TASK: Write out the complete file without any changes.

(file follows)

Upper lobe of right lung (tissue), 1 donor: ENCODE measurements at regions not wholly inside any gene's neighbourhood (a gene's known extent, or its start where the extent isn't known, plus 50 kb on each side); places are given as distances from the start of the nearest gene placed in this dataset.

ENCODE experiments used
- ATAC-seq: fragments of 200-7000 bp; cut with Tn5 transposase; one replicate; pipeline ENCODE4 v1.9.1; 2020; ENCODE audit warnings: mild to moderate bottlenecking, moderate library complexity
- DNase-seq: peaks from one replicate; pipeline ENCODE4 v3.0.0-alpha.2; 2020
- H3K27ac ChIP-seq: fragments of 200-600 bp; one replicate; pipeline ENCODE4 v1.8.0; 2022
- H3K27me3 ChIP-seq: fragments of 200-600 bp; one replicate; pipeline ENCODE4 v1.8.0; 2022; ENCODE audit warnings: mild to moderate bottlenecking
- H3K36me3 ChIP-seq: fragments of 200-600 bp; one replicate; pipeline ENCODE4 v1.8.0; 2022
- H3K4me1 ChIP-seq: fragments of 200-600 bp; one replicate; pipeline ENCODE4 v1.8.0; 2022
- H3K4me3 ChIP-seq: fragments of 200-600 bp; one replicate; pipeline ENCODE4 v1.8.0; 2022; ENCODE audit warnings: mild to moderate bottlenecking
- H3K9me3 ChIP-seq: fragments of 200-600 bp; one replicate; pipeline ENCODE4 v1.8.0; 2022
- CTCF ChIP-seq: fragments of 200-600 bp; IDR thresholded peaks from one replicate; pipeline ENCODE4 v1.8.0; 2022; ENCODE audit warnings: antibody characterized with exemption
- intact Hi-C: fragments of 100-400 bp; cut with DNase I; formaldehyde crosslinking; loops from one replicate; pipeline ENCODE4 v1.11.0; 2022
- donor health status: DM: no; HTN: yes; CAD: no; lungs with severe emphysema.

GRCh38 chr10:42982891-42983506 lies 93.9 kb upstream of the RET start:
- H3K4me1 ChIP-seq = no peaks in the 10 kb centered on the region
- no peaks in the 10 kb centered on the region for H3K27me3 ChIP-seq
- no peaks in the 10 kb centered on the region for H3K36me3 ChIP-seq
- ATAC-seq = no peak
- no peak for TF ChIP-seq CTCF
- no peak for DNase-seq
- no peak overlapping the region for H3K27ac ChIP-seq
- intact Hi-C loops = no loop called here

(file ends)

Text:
Upper lobe of right lung (tissue), 1 donor: ENCODE measurements at regions not wholly inside any gene's neighbourhood (a gene's known extent, or its start where the extent isn't known, plus 50 kb on each side); places are given as distances from the start of the nearest gene placed in this dataset.

ENCODE experiments used
- ATAC-seq: fragments of 200-7000 bp; cut with Tn5 transposase; one replicate; pipeline ENCODE4 v1.9.1; 2020; ENCODE audit warnings: mild to moderate bottlenecking, moderate library complexity
- DNase-seq: peaks from one replicate; pipeline ENCODE4 v3.0.0-alpha.2; 2020
- H3K27ac ChIP-seq: fragments of 200-600 bp; one replicate; pipeline ENCODE4 v1.8.0; 2022
- H3K27me3 ChIP-seq: fragments of 200-600 bp; one replicate; pipeline ENCODE4 v1.8.0; 2022; ENCODE audit warnings: mild to moderate bottlenecking
- H3K36me3 ChIP-seq: fragments of 200-600 bp; one replicate; pipeline ENCODE4 v1.8.0; 2022
- H3K4me1 ChIP-seq: fragments of 200-600 bp; one replicate; pipeline ENCODE4 v1.8.0; 2022
- H3K4me3 ChIP-seq: fragments of 200-600 bp; one replicate; pipeline ENCODE4 v1.8.0; 2022; ENCODE audit warnings: mild to moderate bottlenecking
- H3K9me3 ChIP-seq: fragments of 200-600 bp; one replicate; pipeline ENCODE4 v1.8.0; 2022
- CTCF ChIP-seq: fragments of 200-600 bp; IDR thresholded peaks from one replicate; pipeline ENCODE4 v1.8.0; 2022; ENCODE audit warnings: antibody characterized with exemption
- intact Hi-C: fragments of 100-400 bp; cut with DNase I; formaldehyde crosslinking; loops from one replicate; pipeline ENCODE4 v1.11.0; 2022
- donor health status: DM: no; HTN: yes; CAD: no; lungs with severe emphysema.

GRCh38 chr10:42982891-42983506 lies 93.9 kb upstream of the RET start:
- H3K4me1 ChIP-seq = no peaks in the 10 kb centered on the region
- no peaks in the 10 kb centered on the region for H3K27me3 ChIP-seq
- no peaks in the 10 kb centered on the region for H3K36me3 ChIP-seq
- ATAC-seq = no peak
- no peak for TF ChIP-seq CTCF
- no peak for DNase-seq
- no peak overlapping the region for H3K27ac ChIP-seq
- intact Hi-C loops = no loop called here